For spectators at the finish line, the most inspiring story of the day was that of Brian Hall, 56, of Hampton, N.H., who has suffered from Parkinson’s disease since he was 15. Despite severe movement impairments caused by the disease, Hall secured permission from the race’s sponsor and beneficiary, Tin Mountain Conservation Center in Albany, N.H., to compete in the Hillclimb by riding an e-bike, which contains a motor that assists the rider’s pedaling efforts. Hall completed the climb in less than two and a half hours, finishing ahead of several able-bodied cyclists.


“I was shocked at how hard it was,” said Hall as he recovered from the effort. “I skied Mont Blanc in 1992. I feel the same sense of euphoria and accomplishment today – I feel like I’m reborn.”


The oldest finisher was Giuseppe Marinoni, 81, of Laval, Quebec. Marinoni finished 308th overall in 1:56:31, breaking the former age-group record for me 80 and over by more than 20 minutes.


On the men’s winners’ podium, Miller was flanked by Ivy League cyclists. Deuel, who started bike racing only this summer, has competed in rowing as an undergraduate at Harvard University. Levinsohn recently finished medical school at Yale and is doing his residency at Beth Israel Hospital in Boston.


The Mt. Washington Auto Road Bicycle Hillclimb is the main annual fund-raising event for the Tin Mountain Conservation Center in Albany, N.H., which provides environmental and recreational education for children, schools and families in communities in the White Mountains and the Mt. Washington Valley.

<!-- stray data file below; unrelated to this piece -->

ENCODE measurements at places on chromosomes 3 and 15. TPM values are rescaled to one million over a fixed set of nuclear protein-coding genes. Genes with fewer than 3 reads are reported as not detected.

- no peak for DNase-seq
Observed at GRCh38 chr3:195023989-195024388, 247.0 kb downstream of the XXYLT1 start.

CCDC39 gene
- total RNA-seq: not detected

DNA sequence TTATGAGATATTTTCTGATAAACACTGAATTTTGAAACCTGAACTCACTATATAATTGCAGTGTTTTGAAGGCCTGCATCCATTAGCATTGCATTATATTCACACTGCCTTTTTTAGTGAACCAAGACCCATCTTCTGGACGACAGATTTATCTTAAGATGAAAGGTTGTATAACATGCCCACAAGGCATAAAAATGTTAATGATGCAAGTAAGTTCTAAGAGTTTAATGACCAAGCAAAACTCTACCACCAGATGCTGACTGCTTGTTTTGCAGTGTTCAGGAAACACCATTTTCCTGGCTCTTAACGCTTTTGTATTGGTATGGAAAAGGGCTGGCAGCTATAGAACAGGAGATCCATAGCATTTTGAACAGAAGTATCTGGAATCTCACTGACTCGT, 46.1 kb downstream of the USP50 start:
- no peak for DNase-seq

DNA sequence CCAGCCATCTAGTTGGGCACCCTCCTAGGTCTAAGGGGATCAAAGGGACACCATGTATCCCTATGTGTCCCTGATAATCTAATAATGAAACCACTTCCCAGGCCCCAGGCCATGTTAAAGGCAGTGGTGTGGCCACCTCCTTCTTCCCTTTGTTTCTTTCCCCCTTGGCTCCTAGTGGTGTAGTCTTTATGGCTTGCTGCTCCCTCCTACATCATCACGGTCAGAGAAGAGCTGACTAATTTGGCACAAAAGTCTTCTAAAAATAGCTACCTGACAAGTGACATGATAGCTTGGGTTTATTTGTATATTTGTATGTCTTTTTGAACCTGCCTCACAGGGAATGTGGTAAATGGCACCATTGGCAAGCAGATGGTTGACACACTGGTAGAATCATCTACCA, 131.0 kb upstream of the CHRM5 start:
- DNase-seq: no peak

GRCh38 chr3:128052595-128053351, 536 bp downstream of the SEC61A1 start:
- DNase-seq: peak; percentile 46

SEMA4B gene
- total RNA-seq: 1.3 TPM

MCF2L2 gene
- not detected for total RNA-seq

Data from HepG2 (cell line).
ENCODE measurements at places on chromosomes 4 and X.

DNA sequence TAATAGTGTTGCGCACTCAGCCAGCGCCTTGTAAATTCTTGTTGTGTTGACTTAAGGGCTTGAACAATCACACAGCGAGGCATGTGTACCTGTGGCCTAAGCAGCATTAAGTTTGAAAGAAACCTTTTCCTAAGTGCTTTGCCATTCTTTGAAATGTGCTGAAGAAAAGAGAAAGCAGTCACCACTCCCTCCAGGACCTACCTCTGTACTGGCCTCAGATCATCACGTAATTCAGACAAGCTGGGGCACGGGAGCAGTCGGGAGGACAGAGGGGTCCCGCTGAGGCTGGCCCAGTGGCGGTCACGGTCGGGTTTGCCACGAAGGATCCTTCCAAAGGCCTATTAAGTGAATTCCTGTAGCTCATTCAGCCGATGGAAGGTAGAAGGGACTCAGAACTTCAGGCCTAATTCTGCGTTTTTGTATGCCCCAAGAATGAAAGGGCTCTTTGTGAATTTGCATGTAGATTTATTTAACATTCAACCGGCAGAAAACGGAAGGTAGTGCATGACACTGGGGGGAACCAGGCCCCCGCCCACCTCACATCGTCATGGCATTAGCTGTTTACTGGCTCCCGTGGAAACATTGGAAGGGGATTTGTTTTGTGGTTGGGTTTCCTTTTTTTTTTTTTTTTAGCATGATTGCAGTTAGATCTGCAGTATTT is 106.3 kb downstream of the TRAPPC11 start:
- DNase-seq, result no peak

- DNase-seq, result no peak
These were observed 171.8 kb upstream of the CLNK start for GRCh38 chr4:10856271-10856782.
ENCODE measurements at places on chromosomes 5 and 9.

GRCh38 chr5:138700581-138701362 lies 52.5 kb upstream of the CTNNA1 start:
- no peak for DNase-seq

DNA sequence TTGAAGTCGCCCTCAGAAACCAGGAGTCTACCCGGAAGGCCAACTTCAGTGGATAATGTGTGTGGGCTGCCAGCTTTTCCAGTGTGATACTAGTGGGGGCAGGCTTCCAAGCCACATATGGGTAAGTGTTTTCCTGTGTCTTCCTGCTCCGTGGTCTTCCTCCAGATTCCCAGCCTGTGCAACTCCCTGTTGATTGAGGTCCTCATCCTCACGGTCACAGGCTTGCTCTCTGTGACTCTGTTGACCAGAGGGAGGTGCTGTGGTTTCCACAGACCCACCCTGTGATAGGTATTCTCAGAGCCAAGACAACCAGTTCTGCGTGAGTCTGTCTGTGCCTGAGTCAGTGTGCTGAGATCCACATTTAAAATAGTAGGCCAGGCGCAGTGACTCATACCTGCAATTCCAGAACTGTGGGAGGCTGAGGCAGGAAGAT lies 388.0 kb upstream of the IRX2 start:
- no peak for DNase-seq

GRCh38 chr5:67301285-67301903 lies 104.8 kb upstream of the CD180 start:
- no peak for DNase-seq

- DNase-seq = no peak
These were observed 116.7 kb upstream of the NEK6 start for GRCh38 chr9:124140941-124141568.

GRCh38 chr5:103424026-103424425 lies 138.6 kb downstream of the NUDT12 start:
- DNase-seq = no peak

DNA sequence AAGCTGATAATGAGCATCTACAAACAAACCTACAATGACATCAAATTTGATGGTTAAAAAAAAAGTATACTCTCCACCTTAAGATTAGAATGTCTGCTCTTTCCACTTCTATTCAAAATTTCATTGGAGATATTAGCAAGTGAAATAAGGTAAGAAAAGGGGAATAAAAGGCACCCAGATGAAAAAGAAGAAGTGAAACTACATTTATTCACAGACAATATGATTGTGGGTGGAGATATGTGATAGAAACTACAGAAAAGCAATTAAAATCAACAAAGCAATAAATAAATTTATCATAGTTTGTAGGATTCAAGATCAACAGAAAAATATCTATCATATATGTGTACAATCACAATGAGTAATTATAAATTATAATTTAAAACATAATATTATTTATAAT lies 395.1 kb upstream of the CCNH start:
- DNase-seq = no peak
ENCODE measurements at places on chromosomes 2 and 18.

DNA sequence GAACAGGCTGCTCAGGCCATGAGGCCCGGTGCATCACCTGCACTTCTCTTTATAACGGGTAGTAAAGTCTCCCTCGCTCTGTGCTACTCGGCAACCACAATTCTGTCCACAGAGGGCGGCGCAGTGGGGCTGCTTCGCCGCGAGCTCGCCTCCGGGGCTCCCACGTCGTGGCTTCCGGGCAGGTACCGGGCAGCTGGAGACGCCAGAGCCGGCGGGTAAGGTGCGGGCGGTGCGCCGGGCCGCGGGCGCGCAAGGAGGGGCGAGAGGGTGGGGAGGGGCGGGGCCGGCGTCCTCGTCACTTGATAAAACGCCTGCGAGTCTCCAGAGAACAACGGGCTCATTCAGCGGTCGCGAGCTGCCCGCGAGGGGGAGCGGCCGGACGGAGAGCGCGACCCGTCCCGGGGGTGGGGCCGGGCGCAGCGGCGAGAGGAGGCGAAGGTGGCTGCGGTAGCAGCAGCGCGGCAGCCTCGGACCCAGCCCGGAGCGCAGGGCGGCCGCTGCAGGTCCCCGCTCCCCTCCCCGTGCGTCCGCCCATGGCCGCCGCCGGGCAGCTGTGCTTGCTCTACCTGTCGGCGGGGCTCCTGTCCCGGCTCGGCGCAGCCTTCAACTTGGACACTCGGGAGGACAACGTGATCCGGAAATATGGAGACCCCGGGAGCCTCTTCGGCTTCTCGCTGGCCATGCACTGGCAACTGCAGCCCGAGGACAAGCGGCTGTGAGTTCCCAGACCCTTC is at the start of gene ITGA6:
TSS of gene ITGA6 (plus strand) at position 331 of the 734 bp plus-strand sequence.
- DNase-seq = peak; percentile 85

by John Stifler

Gaimon wins Mount Washington Auto Road Hillclimb; Vasse top female

Gaimon wins Mount Washington Auto Road Hillclimb; Vasse top female


PINKHAM NOTCH — Some things you just don’t forget.

Phil Gaimon was just a college student when he first rode in the Mount Washington Auto Road Bicycle Hillclimb. In 2008, the 22-year-old Georgian competing in his second bicycle race up Mount Washington in just two months won the 36th annual Hillclimb.

Gaimon, then a University of Florida senior from Tucker, Ga., crossed the finish line in 54 minutes, 57 seconds.

Gaimon, who now lives in North Hollywood, Calif., returned the following year and won again with a personal-best time of 54:37.

This launched a professional career for Gaimon, who competed against the world’s best over the next eight years. He won the Redlands Bicycle Classic twice, in 2012 and ’15, and finished second to Colombian Nairo Quintana in the 2014 Tour of San Luis (Argentina).

Now 31 and retired from the pro circuit, Gaimon drew worldwide attention in June when he set the new fastest time on the Strava (mobile app) segment that runs up Nichols Canyon Road to Mullholland Drive.

“My phone blew up like I just won the Tour de France,” Gaimon said in the June 30 issue of Sports Illustrated.

Gaimon returned to “The Rockpile” last Saturday and cruised to victory in the 45th Mount Washington Auto Road Bicycle Hillclimb, covering the 7.6-mile course in 51:13, a new personal record.